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Studying special relativity for an exam on an Italian book (Relatività - Barone for those interested), before introducing a geometrical analysis for Lorentz transformations and Minkowski spacetime, the author gives some reminders on the classical laws of physics and their geometry.

He explains all the properties of the Euclidian space $\mathbb E^3$, and what interested me for this question was the definition of distance that was given, mainly

$$\mathbb d\mathbf x^2 = \delta_{ij}\mathbb dx^i\mathbb dx^j$$

which is very clear.

Then the author proceeds to describe the property of the Minkowski spacetime $\mathbb M$, and defines the distance by the metric tensor $g_{\mu\nu}$ as follows

$$\mathbb d s^2=g_{\mu\nu}\mathbb dx^\mu\mathbb dx^\nu$$

for completeness sake the metric tensor is chosen with signature $(+,-,-,-)$, but it won't be necessary.

He then goes by describing the properties of the metric tensor $g_{\mu\nu}$ and here's where my problem lays: he states $$g^{\mu\nu}g_{\nu\rho} = \delta^\mu_\rho $$

Question: Why is now the Kronecker delta shown with one upper index and one lower index? Is there any difference?

I know that clearly the first and the second Kronecker delta have to be the same, but if they are, why showing them differently? Is there any nuances that I should know? Is is just because the first Kronecker delta is in $3$-dimensions and the second in $4$?

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    $\begingroup$ It's not about the dimension but about what type of tensor it is. It seems more a question about Einstein notation than about Kronecker delta. I am not firm on this thus I do not given an answer. Actually that's a bit of the mark it's just about tensors in a way $\endgroup$ – quid Aug 27 '18 at 16:13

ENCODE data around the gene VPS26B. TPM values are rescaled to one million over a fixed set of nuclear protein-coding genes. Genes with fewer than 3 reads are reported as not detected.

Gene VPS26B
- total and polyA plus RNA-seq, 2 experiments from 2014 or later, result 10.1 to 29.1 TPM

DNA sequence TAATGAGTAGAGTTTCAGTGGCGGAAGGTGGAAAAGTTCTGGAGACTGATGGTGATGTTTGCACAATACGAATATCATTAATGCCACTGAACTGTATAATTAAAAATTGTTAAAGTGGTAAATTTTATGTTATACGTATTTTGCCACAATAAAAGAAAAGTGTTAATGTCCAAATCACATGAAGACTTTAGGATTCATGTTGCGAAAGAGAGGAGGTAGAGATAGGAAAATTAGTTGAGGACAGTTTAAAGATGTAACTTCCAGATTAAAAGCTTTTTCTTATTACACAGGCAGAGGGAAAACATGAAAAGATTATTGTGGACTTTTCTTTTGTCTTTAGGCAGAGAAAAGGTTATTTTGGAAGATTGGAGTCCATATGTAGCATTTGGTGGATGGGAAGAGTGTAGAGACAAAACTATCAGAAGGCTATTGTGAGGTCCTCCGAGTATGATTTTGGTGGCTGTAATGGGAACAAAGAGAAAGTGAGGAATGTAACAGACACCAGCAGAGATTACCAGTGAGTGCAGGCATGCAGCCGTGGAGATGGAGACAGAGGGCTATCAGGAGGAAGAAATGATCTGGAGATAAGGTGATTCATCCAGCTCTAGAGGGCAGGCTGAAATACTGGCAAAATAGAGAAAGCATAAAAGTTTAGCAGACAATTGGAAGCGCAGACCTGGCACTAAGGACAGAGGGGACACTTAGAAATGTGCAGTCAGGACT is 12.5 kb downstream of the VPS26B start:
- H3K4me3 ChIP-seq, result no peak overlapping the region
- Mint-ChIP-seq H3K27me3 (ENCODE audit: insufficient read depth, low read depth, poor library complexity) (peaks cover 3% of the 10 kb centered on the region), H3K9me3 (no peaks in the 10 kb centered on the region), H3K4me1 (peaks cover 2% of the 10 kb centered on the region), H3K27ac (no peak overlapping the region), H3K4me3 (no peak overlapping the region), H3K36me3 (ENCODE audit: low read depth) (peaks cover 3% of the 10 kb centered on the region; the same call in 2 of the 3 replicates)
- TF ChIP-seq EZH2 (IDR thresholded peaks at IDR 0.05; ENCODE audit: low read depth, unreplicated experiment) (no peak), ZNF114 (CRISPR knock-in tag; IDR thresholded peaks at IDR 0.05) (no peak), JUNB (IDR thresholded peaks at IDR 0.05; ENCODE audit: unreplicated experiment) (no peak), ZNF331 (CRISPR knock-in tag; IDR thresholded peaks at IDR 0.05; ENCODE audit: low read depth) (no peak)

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    $\begingroup$ Thank you for the help @quid, really appreciate it! $\endgroup$ – Davide Morgante Aug 27 '18 at 16:26
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I believe the point is that in Einstein's convention, whenever a symbol shows up as both a lower and upper index, there is an implicit summation.

With this convention it is common to use $x^1,\dots,x^n$ as your coordinates so that, for instance,

$$ \delta_{i,j} {\rm d}x^i {\rm d}x^j \text{ means } \sum_{i = 1}^n \sum_{j = 1}^n \delta_{i,j} {\rm d}x^i {\rm d}x^j.$$

If this is the case, that means that your first equation is written incorrectly: $x_i$ instead of $x^i$.

In this convention, the symbols with an upper subscript act on symbols with a lower subscript and vice versa (i.e. they are elements of dual vector spaces). That is, the standard dot product would be written as

$$ x^1y_1 + \dots + x^ny_n = x^i y_i. $$

In particular, upper indices are for "contravariant" vectors and lower indices are for "covariant" vectors (aka covectors) (see e.g. Wikipedia).

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  • $\begingroup$ Yes, thanks for the correction on the first equation. I know that we're using Einstein convention, but it the differences between the two notation for the delta only based on Einstein convention ? $\endgroup$ – Davide Morgante Aug 27 '18 at 16:15
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    $\begingroup$ @DavideMorgante It depends on what kind of tensor it is. See quid's link for instance. $\endgroup$ – Trevor Gunn Aug 27 '18 at 16:21
  • $\begingroup$ I'm not really familiar with tensors. Unfortunately in my physics course the take it for granted and use it without really explaining them first! Thanks for the answers from both you and @quid . I know that I shouldn't ask in comments but just to know: is there any book you can recommend on tensors? Thanks again for the kind help! $\endgroup$ – Davide Morgante Aug 27 '18 at 16:25
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    $\begingroup$ @DavideMorgante For that, you want an introduction to differential geometry. I recommend looking for "intro to differential geometry" or "undergraduate differential geometry" or "differential geometry for physicists." You should be able to find many resources available online (e.g. people.uncw.edu/lugo/COURSES/DiffGeom/dg1.pdf). $\endgroup$ – Trevor Gunn Aug 27 '18 at 19:16

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